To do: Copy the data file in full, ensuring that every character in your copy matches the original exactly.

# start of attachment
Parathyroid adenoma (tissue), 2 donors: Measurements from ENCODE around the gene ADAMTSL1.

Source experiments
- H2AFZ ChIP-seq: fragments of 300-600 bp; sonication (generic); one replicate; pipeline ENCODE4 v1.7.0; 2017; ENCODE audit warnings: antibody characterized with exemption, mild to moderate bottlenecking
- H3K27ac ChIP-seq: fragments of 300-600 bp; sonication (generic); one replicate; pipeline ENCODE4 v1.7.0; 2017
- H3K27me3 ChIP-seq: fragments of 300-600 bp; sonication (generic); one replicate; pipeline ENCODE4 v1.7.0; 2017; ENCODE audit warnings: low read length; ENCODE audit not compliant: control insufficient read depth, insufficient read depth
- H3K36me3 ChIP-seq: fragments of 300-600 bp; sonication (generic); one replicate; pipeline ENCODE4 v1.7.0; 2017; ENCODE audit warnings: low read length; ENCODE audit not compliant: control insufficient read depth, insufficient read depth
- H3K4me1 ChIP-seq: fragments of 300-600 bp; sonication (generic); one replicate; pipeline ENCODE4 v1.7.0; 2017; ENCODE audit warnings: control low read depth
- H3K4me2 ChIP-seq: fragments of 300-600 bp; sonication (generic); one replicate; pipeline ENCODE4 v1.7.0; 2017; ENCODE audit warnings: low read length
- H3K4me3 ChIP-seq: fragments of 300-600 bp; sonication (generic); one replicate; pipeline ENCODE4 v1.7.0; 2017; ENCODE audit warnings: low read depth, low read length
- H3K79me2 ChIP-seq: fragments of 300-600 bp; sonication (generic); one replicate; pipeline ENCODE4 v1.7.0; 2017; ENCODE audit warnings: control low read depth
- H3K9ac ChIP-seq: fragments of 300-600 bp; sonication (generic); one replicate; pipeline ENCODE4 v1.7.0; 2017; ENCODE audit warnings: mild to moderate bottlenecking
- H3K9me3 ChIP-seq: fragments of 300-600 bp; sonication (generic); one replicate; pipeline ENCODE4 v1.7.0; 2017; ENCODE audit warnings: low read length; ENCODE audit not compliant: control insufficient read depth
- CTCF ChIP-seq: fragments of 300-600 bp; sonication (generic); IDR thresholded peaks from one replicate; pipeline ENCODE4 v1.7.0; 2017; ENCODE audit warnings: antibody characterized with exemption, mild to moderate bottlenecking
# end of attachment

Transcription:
Parathyroid adenoma (tissue), 2 donors: Measurements from ENCODE around the gene ADAMTSL1.

Source experiments
- H2AFZ ChIP-seq: fragments of 300-600 bp; sonication (generic); one replicate; pipeline ENCODE4 v1.7.0; 2017; ENCODE audit warnings: antibody characterized with exemption, mild to moderate bottlenecking
- H3K27ac ChIP-seq: fragments of 300-600 bp; sonication (generic); one replicate; pipeline ENCODE4 v1.7.0; 2017
- H3K27me3 ChIP-seq: fragments of 300-600 bp; sonication (generic); one replicate; pipeline ENCODE4 v1.7.0; 2017; ENCODE audit warnings: low read length; ENCODE audit not compliant: control insufficient read depth, insufficient read depth
- H3K36me3 ChIP-seq: fragments of 300-600 bp; sonication (generic); one replicate; pipeline ENCODE4 v1.7.0; 2017; ENCODE audit warnings: low read length; ENCODE audit not compliant: control insufficient read depth, insufficient read depth
- H3K4me1 ChIP-seq: fragments of 300-600 bp; sonication (generic); one replicate; pipeline ENCODE4 v1.7.0; 2017; ENCODE audit warnings: control low read depth
- H3K4me2 ChIP-seq: fragments of 300-600 bp; sonication (generic); one replicate; pipeline ENCODE4 v1.7.0; 2017; ENCODE audit warnings: low read length
- H3K4me3 ChIP-seq: fragments of 300-600 bp; sonication (generic); one replicate; pipeline ENCODE4 v1.7.0; 2017; ENCODE audit warnings: low read depth, low read length
- H3K79me2 ChIP-seq: fragments of 300-600 bp; sonication (generic); one replicate; pipeline ENCODE4 v1.7.0; 2017; ENCODE audit warnings: control low read depth
- H3K9ac ChIP-seq: fragments of 300-600 bp; sonication (generic); one replicate; pipeline ENCODE4 v1.7.0; 2017; ENCODE audit warnings: mild to moderate bottlenecking
- H3K9me3 ChIP-seq: fragments of 300-600 bp; sonication (generic); one replicate; pipeline ENCODE4 v1.7.0; 2017; ENCODE audit warnings: low read length; ENCODE audit not compliant: control insufficient read depth
- CTCF ChIP-seq: fragments of 300-600 bp; sonication (generic); IDR thresholded peaks from one replicate; pipeline ENCODE4 v1.7.0; 2017; ENCODE audit warnings: antibody characterized with exemption, mild to moderate bottlenecking